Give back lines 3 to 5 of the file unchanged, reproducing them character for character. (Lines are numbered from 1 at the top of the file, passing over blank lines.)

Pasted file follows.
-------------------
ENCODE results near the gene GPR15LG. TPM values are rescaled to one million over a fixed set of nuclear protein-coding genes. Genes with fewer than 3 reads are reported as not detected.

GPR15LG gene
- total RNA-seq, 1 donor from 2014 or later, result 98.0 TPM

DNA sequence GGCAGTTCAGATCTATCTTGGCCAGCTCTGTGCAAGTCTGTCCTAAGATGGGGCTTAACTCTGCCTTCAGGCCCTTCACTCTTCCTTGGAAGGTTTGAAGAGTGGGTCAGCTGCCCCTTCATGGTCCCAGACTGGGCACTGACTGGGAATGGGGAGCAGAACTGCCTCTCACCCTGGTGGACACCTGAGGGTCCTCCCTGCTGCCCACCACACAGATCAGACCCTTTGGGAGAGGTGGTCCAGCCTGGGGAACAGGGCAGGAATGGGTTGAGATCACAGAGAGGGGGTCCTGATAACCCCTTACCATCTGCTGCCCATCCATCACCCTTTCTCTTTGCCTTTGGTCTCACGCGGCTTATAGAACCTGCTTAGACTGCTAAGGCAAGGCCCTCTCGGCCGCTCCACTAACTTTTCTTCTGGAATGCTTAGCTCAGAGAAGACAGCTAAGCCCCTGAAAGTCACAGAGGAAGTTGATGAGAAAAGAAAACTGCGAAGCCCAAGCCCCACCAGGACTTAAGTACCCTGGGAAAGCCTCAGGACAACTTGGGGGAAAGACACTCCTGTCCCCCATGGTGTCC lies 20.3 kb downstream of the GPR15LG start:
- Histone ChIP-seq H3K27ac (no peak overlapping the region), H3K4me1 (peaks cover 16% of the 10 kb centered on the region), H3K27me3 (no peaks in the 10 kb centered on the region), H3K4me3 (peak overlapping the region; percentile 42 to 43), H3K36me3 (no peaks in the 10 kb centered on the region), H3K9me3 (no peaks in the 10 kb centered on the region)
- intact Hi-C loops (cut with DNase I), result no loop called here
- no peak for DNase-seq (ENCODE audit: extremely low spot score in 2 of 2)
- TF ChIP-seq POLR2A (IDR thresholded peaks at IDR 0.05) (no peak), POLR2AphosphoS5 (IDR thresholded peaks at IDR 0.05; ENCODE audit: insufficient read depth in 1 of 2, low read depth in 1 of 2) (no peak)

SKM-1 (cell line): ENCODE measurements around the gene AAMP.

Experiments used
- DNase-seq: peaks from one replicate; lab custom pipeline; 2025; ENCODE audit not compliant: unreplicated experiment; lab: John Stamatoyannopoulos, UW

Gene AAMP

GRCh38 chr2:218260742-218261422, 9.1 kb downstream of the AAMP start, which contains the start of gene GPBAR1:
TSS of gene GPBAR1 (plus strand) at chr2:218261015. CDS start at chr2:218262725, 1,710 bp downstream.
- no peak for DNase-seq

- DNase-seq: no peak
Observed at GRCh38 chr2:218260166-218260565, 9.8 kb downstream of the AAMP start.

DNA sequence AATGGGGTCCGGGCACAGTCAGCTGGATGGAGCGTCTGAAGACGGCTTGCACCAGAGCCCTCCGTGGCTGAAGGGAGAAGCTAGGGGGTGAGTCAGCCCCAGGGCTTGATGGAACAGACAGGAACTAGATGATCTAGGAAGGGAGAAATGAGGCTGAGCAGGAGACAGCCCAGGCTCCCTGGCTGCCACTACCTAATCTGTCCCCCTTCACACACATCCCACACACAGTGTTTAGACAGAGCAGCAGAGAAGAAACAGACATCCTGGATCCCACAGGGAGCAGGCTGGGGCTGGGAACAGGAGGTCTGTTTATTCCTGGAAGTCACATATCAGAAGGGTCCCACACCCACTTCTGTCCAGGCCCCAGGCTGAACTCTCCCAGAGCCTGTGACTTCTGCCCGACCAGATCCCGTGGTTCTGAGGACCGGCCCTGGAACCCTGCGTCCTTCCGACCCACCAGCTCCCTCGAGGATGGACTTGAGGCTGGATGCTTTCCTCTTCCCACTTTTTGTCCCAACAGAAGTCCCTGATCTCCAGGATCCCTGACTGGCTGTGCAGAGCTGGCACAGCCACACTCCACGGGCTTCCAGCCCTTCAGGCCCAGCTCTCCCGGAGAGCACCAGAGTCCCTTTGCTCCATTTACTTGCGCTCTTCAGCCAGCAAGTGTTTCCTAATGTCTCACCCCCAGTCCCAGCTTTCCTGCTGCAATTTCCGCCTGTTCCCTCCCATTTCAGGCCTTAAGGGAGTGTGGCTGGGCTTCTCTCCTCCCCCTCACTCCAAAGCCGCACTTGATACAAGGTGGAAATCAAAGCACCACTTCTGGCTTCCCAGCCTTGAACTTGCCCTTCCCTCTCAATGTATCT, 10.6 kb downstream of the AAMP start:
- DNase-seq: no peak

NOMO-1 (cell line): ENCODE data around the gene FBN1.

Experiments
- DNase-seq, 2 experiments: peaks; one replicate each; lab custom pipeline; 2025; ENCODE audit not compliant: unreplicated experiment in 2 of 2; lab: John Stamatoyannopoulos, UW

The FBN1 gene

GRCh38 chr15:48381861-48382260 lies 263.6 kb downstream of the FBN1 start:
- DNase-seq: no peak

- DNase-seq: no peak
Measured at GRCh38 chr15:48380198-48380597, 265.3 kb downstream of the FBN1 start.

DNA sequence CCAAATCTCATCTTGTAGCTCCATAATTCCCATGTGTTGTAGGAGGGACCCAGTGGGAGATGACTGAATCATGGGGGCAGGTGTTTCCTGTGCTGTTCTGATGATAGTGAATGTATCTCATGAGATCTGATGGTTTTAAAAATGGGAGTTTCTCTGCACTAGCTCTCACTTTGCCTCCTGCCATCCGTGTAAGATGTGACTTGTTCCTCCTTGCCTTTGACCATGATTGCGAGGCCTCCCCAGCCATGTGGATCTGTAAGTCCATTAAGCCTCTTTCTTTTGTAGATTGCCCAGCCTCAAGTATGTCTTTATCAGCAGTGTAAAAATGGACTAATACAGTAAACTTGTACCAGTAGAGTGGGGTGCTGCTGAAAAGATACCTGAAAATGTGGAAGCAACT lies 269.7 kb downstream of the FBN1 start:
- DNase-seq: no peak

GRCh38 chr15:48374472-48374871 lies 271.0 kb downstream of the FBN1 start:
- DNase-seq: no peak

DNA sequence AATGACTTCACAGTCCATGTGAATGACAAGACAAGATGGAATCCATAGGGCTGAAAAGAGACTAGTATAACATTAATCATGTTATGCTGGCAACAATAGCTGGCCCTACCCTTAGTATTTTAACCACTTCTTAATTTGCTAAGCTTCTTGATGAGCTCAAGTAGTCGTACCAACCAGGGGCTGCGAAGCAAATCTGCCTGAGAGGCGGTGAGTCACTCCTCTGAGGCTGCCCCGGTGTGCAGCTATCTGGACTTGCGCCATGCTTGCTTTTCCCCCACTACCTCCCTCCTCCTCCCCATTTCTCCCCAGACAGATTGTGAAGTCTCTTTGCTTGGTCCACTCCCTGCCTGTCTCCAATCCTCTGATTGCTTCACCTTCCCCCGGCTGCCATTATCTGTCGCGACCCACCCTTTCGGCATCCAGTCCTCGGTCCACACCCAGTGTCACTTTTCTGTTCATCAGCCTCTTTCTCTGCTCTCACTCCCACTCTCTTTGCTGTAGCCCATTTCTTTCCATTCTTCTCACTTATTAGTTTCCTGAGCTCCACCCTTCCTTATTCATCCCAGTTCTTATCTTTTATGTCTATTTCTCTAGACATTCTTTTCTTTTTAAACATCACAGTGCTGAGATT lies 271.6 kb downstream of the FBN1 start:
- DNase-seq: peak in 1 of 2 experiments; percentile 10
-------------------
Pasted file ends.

- total RNA-seq, 1 donor from 2014 or later, result 98.0 TPM

DNA sequence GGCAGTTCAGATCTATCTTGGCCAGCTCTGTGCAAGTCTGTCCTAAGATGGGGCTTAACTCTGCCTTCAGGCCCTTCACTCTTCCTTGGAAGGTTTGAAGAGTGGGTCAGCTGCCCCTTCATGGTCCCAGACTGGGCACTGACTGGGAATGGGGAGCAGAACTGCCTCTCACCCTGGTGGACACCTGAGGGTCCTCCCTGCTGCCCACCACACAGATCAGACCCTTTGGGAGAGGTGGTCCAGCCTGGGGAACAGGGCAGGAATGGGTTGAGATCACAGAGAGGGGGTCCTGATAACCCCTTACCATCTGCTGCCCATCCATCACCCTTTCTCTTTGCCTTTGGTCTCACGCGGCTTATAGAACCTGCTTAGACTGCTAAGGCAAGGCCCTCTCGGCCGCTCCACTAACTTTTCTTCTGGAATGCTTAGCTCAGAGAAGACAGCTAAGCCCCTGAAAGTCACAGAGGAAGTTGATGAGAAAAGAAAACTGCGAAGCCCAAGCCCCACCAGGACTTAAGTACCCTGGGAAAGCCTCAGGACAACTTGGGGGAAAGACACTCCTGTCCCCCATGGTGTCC lies 20.3 kb downstream of the GPR15LG start:
- Histone ChIP-seq H3K27ac (no peak overlapping the region), H3K4me1 (peaks cover 16% of the 10 kb centered on the region), H3K27me3 (no peaks in the 10 kb centered on the region), H3K4me3 (peak overlapping the region; percentile 42 to 43), H3K36me3 (no peaks in the 10 kb centered on the region), H3K9me3 (no peaks in the 10 kb centered on the region)